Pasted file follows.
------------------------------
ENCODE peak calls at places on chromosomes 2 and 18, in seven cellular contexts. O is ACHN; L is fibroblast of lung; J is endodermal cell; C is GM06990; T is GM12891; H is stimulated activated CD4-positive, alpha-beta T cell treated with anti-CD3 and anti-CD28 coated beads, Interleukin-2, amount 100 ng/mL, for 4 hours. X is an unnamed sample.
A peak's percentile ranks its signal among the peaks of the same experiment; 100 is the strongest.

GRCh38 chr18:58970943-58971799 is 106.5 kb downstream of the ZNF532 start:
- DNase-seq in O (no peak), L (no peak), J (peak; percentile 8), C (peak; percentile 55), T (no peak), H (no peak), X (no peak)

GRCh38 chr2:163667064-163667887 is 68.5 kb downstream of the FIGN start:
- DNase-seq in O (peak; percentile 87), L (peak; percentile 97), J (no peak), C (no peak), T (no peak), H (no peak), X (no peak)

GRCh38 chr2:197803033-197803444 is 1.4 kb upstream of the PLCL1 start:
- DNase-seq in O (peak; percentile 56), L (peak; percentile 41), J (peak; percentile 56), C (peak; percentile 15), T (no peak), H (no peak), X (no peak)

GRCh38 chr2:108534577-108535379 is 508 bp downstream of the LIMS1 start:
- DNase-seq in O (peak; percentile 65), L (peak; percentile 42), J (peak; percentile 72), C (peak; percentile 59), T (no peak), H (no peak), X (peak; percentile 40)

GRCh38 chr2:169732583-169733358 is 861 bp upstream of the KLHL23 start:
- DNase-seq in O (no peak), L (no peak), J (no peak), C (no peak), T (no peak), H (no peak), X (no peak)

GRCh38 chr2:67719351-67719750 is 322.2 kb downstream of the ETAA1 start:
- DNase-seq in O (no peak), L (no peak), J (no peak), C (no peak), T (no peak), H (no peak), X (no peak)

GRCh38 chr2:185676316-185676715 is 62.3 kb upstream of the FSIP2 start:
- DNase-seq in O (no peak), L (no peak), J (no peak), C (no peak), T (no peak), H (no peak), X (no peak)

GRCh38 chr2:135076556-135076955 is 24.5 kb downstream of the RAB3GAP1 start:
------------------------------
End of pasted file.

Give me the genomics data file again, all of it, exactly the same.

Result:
ENCODE peak calls at places on chromosomes 2 and 18, in seven cellular contexts. O is ACHN; L is fibroblast of lung; J is endodermal cell; C is GM06990; T is GM12891; H is stimulated activated CD4-positive, alpha-beta T cell treated with anti-CD3 and anti-CD28 coated beads, Interleukin-2, amount 100 ng/mL, for 4 hours. X is an unnamed sample.
A peak's percentile ranks its signal among the peaks of the same experiment; 100 is the strongest.

GRCh38 chr18:58970943-58971799 is 106.5 kb downstream of the ZNF532 start:
- DNase-seq in O (no peak), L (no peak), J (peak; percentile 8), C (peak; percentile 55), T (no peak), H (no peak), X (no peak)

GRCh38 chr2:163667064-163667887 is 68.5 kb downstream of the FIGN start:
- DNase-seq in O (peak; percentile 87), L (peak; percentile 97), J (no peak), C (no peak), T (no peak), H (no peak), X (no peak)

GRCh38 chr2:197803033-197803444 is 1.4 kb upstream of the PLCL1 start:
- DNase-seq in O (peak; percentile 56), L (peak; percentile 41), J (peak; percentile 56), C (peak; percentile 15), T (no peak), H (no peak), X (no peak)

GRCh38 chr2:108534577-108535379 is 508 bp downstream of the LIMS1 start:
- DNase-seq in O (peak; percentile 65), L (peak; percentile 42), J (peak; percentile 72), C (peak; percentile 59), T (no peak), H (no peak), X (peak; percentile 40)

GRCh38 chr2:169732583-169733358 is 861 bp upstream of the KLHL23 start:
- DNase-seq in O (no peak), L (no peak), J (no peak), C (no peak), T (no peak), H (no peak), X (no peak)

GRCh38 chr2:67719351-67719750 is 322.2 kb downstream of the ETAA1 start:
- DNase-seq in O (no peak), L (no peak), J (no peak), C (no peak), T (no peak), H (no peak), X (no peak)

GRCh38 chr2:185676316-185676715 is 62.3 kb upstream of the FSIP2 start:
- DNase-seq in O (no peak), L (no peak), J (no peak), C (no peak), T (no peak), H (no peak), X (no peak)

GRCh38 chr2:135076556-135076955 is 24.5 kb downstream of the RAB3GAP1 start: